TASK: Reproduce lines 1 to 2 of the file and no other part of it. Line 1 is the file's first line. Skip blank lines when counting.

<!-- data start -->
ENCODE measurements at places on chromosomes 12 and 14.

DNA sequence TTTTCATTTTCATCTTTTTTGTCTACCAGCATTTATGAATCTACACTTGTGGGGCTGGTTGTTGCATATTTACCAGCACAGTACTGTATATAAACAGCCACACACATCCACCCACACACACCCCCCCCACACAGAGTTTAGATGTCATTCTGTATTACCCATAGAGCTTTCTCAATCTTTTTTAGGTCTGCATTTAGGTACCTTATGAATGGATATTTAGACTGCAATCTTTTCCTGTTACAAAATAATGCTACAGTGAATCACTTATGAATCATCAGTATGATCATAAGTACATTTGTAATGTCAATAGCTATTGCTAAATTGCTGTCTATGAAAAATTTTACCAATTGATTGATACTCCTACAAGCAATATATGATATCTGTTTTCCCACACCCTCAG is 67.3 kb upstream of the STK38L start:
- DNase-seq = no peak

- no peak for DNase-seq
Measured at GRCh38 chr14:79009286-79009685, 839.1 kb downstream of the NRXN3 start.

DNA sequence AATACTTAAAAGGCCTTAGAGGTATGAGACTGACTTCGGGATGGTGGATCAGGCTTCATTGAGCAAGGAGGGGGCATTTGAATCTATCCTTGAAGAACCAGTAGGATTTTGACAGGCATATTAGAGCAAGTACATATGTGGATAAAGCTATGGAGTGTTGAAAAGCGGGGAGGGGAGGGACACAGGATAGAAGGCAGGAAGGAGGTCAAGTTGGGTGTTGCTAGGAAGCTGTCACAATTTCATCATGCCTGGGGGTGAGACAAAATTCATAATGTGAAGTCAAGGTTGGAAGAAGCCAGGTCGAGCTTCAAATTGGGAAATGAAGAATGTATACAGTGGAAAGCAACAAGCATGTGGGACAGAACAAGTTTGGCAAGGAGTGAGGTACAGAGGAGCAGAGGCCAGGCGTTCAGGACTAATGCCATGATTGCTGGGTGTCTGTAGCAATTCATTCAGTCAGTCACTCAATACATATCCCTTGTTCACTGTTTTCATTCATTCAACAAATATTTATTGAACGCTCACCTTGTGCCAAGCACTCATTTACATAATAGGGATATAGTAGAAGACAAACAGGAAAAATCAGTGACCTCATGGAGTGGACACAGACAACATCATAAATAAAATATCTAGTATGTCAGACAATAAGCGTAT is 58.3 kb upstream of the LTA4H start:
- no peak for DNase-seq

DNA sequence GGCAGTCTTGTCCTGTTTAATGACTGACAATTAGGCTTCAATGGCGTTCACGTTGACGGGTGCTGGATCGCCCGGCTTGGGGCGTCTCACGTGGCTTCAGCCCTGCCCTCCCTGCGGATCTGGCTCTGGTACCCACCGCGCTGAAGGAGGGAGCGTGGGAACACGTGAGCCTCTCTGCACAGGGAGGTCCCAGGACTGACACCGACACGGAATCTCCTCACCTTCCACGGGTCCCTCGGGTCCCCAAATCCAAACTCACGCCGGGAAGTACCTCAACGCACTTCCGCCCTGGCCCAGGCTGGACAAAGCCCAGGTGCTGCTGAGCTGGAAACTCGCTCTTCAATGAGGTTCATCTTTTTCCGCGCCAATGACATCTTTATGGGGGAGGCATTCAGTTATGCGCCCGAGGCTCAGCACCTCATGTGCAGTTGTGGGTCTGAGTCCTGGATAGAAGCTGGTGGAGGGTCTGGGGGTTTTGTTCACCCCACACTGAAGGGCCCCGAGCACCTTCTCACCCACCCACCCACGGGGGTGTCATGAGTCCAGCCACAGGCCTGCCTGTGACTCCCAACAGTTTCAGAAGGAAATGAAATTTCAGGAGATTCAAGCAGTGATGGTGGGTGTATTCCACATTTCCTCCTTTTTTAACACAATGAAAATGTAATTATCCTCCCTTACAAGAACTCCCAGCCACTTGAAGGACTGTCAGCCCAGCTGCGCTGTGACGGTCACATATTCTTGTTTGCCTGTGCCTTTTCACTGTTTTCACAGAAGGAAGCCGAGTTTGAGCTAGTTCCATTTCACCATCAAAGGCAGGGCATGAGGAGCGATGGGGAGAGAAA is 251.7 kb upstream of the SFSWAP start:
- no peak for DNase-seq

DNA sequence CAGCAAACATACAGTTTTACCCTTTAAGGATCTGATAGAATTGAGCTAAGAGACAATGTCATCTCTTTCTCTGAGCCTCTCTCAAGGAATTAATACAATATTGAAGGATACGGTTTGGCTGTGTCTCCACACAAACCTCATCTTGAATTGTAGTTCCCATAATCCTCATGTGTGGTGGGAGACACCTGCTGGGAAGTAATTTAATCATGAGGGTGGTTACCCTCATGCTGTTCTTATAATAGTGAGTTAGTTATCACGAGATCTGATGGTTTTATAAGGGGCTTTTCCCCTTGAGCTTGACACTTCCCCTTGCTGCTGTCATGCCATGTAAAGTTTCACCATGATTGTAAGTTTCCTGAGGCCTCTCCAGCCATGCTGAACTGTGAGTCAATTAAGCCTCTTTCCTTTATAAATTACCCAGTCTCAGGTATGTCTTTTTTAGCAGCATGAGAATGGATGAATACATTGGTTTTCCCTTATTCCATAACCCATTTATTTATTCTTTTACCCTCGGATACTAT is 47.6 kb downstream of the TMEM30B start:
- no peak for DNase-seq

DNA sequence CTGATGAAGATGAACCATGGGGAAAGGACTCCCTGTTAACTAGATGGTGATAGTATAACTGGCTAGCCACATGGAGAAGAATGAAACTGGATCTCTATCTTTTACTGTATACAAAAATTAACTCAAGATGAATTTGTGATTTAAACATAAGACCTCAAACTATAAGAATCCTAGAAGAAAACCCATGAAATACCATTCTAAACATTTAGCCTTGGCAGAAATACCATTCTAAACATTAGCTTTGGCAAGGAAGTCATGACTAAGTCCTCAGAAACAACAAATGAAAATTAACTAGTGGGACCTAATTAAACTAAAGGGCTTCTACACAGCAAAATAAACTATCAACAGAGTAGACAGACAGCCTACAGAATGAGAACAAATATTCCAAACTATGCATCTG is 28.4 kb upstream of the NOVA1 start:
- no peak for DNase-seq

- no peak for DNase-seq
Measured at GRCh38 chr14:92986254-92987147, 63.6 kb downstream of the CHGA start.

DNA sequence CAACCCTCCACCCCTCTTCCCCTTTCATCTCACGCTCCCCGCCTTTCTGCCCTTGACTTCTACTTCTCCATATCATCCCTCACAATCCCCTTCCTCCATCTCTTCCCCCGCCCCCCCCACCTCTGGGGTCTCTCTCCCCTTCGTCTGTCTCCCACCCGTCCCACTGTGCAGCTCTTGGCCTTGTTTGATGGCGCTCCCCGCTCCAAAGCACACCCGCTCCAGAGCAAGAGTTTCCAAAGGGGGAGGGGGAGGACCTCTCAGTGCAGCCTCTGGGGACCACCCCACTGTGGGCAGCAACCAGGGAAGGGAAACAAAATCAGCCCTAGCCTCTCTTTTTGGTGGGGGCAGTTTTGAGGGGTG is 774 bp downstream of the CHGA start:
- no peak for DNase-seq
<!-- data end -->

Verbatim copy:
ENCODE measurements at places on chromosomes 12 and 14.

DNA sequence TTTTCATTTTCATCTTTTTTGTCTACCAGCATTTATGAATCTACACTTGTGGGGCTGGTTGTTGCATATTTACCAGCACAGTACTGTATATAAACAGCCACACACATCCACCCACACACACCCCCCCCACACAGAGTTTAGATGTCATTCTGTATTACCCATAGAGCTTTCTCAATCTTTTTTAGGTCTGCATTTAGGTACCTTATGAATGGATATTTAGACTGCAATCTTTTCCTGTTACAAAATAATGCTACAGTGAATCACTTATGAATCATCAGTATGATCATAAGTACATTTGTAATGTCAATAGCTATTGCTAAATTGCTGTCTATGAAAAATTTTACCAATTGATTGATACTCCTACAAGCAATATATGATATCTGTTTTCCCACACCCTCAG is 67.3 kb upstream of the STK38L start: